It is easy to forget that Apartheid only finished twenty six years ago in 1991 when the Abolition of Racially Based Land Measures Act was passed this subsequently led to the repealing of the laws enforcing racial segregation which included the Group Areas Act. Apartheid is the word given to racial segregation in South Africa; this was specifically a former policy of segregation and political and economic discrimination against non-European groups in the Republic of South Africa (Merriam-Webster, 2011). In this essay I will discuss both the political and economic discrimination that took place while also looking at the subtle but important undertones of religion that also affected Apartheid. The essay will be split into three sections, with the first section discussing how the laws that were passed during the period of Apartheid were inextricably linked to an attempt to control the non-European in the society of the time in South Africa and to solidify the power of the political in power at the time. The second part of this essay will look at how this control worked economically and if there was anything that the non-Europeans in South Africa could do in an attempt to bypass them. It will also consider whether the control it exercised truly did result in the continuation of power being in the hands of the whites or if it actually ended up accelerating the process that led to the era of Apartheid being overturned and Nelson Mandela being inaugurated into being the first voted in Black president of South Africa as part of the African National Congress. Finally the essay will consider the role that religion had in this era of Apartheid. Whether religion ended up helping the formation of segregation or whether it was unhelpful towards the movement. Religion is always portrayed as a beacon of uniting those from different races and ethnicities around the world. This essay will consider whether this was the case or whether Apartheid made religion lose sight of its purpose and morals and promoted the political philosophy of Apartheid. When considering the laws that came into being during the time of the National Party it is important to consider the history of legislation in South Africa. There were long-standing laws from the time of the British and Afrikaner administrations in South Africa. A good example of this would be the Glen Grey Act of 1894, (Smythe N C, 1995) this was the original legislation of land reclamation to the white population from the native population. The Glen Grey act also created a tax on labour that forced Xhosa men, an ethnic group that is mainly situated around the south and south eastern part of South Africa, into work on farms and other industry. It is important to consider the effect that these laws from colonial times had on the laws that came into effect during the time of Apartheid. With regards to Segregation, there were multiple laws that came into effect but none that had such a great impact as The Population Registration Act, 1950. This required that every person who was a citizen of South Africa be classified and registered into a racial class to divide the population up (Dugard, 2016). All inhabitants in South Africa at the time were divided into categories; these were Black, White and Coloured (mixed) later on in the period Indians were added to the category list, this was for those who originated from South Asia and India. This act was the foundation of everything that became Apartheid, it led to the forbidding for a white and a person of another race to marry and then a year later in 1950 it became a crime for any white person to have sexual intercourse with any person of another race (Robertson and Whitten, 1978). These laws were an attempt to divide the population and with which the administration that was leading the country would be able to demote who were not white into lesser positions in society and also to move them through land reclamation. This law was not repealed until June 17th 1991 by The South African Parliament. This was the first act of legislation with Apartheid being foreseen by the government and as mentioned earlier became the foundation of everything that apartheid became. This is a good example of a dynamic that occurred during the time of Apartheid in South Africa Another piece of legislation that came in was in 1953, this was The Reservation of Separate Amenities Act 1953, this was again an initiative with which to exercise more racial segregation in South Africa and solidify the idea of apartheid. This act legalised the segregation of public places vehicles and services. This left only roads that were excluded from this law and meant they became the only area where all races were together. Within this law there were multiple sections that had minor details in which became incredibly important. One of these was Section 3a; this made it permissible to completely exclude someone from public places, vehicles or services based solely on their race. This preceded section 3b; this bylaw meant that the facilities for the two races did not have to be equal, or anywhere near the same quality. This meant that in reality the best facilities were reserved for whites and those that were outdated or inferior where given to the other races. This led to total segregation between races and the creation of “white-only” jobs. This finally ended up with the cementing of the National Party’s control over the economic and social systems in the country. This ended up leading to the National Party’s plan for the “Grand Apartheid” a plan to emphasise the territorial separation and the continuation and enlargement of the police repression that had been occurring throughout the period of apartheid. This is an incredibly important part of Apartheid and the effects it had on the population in South Africa. Secondly, with regards to legislation in an attempt to exercise control in 1953 the Public Safety Act and the Criminal Law Amendment Act were passed, this led to the empowerment of the government to declare a state of emergency at which there would be increased penalties for those who were considered in contempt of the laws. These penalties included fines, imprisonment and even whippings; there are multiple stories of the government declaring a state of emergency in an attempt to crush any potential uprising that there may have been potential for. One good example of this would be in 1960, a large groups of people classified as black, from an area called Sharepeville refused to carry their identification papers which identified which race class they were part of and also where they were from. The government decided that this was grounds for the declaration of a state of emergency; this emergency lasted for one hundred and fifty six days and involved sixty nine people dying and one hundred and eighty seven people wounded. These people died because of the demonstrations against what was perceived to be unfair pass laws, it led to the South African Police opening fire against the demonstrators and killing all these people. This is another example of how the imposing of Apartheid by the government of the day let to terrible and unjust treatment of certain races in South Africa at the time; it also went a long way to suggesting that the white regime had no intention of changing the unjust laws of Apartheid. This again discusses a key dynamic of Apartheid in South Africa During Apartheid one of the ways that control was upheld by the government was through an extremely brutal and well ordered police force that was at the disposal at the government to quieten and extinguish and those who had become disenfranchised with the Apartheid regime. This was a non-white majority in the country that was growing increasingly restless with the regime and this ended up leading to the Sharepville massacre as mentioned above. When there was a State of Emergency ordered in the country the police would then be assisted by the military. The government of the time ordered multiple strategies to stifle any anti-apartheid activists and critics of the white minority government. Some of these tactics included counter-insurgency and intimidation. Over the period from 1960 to 1990 sixty seven people died in police custody or detention either from hanging or torture or what was put down to natural causes although there is strong evidence to suggest that this was in fact not the actual cause of death in many cases. (Goldberg, n.d.) This is another dynamic of Apartheid and the impacts it had on South Africa Another way in which legislation led to forcible control by the minority white led government was through forcible relocation. This was a policy where over 86% of the country was granted to the white South African population. This meant that the other colour populations were forced to relocate from where they lived or even originally came from. Normally this would be relocation outside the city limits or if they were Black Africans they would be relocated to one of the ten Bantustans, these were communities that were set up specifically for to home major African ethnic groups. These were state-created communities usually put in the least desirable places where there was little to no natural resources industry or any kind of workable farmland. They also regularly had little to no public transport and were given little to no chance to build high quality communities. The government also passed laws saying that these were the only areas where Black political rights were recognised and accepted. Outside of these specific areas the Black Africans were unable to vote or even own land. This was regardless of whether their families had been there for or whether there were historical ancestors who had inhabited the area as well. This policy resulted in major relocation and devastating results for this demographic. From 1950 to 1986, there were more than 1.5 million Africans of colour that were forcibly removed from their homes and relocated from the urban centres or major mineral areas and also the most fertile land. These areas were given to the minority whites and the Black population was moved either to Bantustans or to newly formed townships that were springing up all over the country as people were looking for better environments for their families and relations. This is another example of a key dynamic of apartheid and how it had a dramatic effect. Finally, when looking at the dynamic of religion with regards to the time of Apartheid in South Africa there is a lot to consider. When looking at religion with a focus on Christianity it is important to consider that the church attempts to create an image of an all-inclusive and non-judgemental institution. However, the best example of the church and Apartheid would be to look at the Dutch Reformed Church. This is also a good example as during Apartheid Christianity was by far the most popular religion with over 85% of the total population. Apartheid became an incredibly difficult period for the church as it had to deal with segregation and whether there was a need to align itself with the rest of South Africa during the time and have split churches for congregations who were coloured and congregations for those who were white. This created huge tensions and then when the Dutch Reformed Church decided to actively promote racial divisions through endorsing Apartheid it was extremely controversial. The Dutch Reformed church became known as the “official religion” of the National Party during the Apartheid era. This was put down to Chruch leaders over the 1970s and 1980s, the assumption by church leaders that the congregation were in favour of Apartheid led to them being incredibly committed to Apartheid and even more so than much of their congregations. In the long run this commitment to the cause of Apartheid became increasingly damaging and led to the church becoming an impediment to political reform. This, however, is not to say that all clergy and leaders were for Apartheid, there were some very famous members of the church who openly spoke out against Apartheid. One of these was Reverend Beyers Naude who famously left his white only church and went to be part of a parish that was for all blacks, this created a huge stir within the church and was a huge show of support to the anti-Apartheid movement. This, however, was not the case throughout the church there are many examples of church leaders being anti-Apartheid. One good example of this is senior officials within the Roman Catholic Church in South Africa opposing apartheid. This was not without opposition though and it led to the creation of the South African Catholic Defence League that ended up condemning any type of political involvement by the church and it also ended up opposing many other of the demands from the Catholic Church. This shows that religion was again a key factor in the period of Apartheid and that it contributed both in a negative and positive way. The above then suggests that there were a multitude of dynamics that were in fact integral to the period of Apartheid in South Africa. The above shows that with these the white minority within South Africa at the time was able to exercise control through legislature that ended up confining those in society who were of different races to unfair treatment. This period of Apartheid has led to unimaginable suffering for those who were suppressed during the period of Apartheid and even when the period of Apartheid came to an end the damage done by this period was so severe that South Africa remains racially divided. Even though Apartheid ended over 20 years ago now the recovery from this systematic and brutal racial discrimination has been difficult and continues today. Apartheid means “apartness” in Afrikaans and this separation led to such irreparable damage that it has warranted the South African Government to create the National Development Plan (NDP) that has had to be aimed at eliminating poverty and reducing inequality by 2030. One of the main aims of this is to reduce inequality between races in the country. This is because the entrenched racism that was created by Apartheid was not easy to eliminate immediately. I think that the above factors discussed, show why this was so difficult to eliminate. For one demographic to sit on the top if the pile while all others were treated so badly would always result in bitterness and a feeling of the need for revenge. So above shows what the key dynamics of Apartheid were and also the terrible results that that has continued to have on South Africa today. References “Apartheid” Merriam-Webster, 2011. Web. 16th May 2017.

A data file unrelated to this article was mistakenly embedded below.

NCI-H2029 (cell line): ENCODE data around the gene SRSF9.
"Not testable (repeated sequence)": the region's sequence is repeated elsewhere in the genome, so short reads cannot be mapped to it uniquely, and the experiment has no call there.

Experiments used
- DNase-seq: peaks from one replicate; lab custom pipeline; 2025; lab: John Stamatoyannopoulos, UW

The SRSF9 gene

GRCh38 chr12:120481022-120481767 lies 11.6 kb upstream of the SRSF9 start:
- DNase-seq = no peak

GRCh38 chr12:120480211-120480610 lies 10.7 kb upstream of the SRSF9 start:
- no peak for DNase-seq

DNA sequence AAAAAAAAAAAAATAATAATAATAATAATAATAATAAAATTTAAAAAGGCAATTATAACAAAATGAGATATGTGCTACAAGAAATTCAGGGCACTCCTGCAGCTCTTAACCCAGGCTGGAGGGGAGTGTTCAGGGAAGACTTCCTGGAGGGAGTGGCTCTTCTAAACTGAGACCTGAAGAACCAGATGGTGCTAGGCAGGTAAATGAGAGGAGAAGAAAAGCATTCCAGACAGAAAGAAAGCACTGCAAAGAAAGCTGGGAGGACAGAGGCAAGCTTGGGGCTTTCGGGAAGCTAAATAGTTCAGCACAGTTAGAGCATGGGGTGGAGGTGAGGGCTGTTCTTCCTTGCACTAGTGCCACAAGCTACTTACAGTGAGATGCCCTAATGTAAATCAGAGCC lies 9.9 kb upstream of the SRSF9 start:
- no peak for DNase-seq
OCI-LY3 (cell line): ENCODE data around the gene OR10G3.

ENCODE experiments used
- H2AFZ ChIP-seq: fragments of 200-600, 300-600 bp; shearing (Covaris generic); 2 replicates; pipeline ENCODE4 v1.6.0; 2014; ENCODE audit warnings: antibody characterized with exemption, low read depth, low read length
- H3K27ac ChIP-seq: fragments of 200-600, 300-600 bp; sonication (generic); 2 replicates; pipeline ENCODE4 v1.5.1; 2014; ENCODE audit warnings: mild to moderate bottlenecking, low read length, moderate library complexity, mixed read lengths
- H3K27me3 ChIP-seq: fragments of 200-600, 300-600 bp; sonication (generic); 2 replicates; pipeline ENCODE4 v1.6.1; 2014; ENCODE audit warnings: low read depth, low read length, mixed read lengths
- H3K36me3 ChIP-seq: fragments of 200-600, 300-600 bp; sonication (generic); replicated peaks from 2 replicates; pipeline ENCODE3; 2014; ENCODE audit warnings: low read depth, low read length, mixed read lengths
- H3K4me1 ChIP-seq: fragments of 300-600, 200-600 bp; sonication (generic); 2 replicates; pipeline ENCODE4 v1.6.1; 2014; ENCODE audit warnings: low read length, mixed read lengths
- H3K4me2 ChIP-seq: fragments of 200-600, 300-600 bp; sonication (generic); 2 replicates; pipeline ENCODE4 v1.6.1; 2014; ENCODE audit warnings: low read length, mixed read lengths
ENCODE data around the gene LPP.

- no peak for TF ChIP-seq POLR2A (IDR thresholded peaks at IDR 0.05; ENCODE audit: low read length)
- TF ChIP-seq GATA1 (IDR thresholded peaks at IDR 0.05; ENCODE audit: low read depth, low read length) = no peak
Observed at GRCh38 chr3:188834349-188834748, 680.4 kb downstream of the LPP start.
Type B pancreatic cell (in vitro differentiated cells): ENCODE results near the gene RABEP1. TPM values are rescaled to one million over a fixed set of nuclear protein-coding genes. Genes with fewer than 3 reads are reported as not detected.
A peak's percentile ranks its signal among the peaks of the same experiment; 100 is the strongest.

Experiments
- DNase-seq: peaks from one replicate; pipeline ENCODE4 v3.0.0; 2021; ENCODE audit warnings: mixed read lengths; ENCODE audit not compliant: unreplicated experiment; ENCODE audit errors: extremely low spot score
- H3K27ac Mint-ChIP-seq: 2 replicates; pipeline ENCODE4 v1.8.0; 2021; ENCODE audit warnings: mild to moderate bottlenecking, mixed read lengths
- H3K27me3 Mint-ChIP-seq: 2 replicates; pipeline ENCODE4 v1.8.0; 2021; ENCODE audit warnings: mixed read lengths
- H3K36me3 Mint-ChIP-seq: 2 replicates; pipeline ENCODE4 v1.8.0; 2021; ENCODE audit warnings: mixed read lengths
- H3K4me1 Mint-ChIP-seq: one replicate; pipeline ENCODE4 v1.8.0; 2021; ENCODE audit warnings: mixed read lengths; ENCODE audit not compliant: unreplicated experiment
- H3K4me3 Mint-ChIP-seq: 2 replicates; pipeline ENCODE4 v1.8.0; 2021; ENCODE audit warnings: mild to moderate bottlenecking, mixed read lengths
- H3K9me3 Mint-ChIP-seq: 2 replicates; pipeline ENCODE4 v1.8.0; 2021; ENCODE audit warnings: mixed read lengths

Computer Science homework help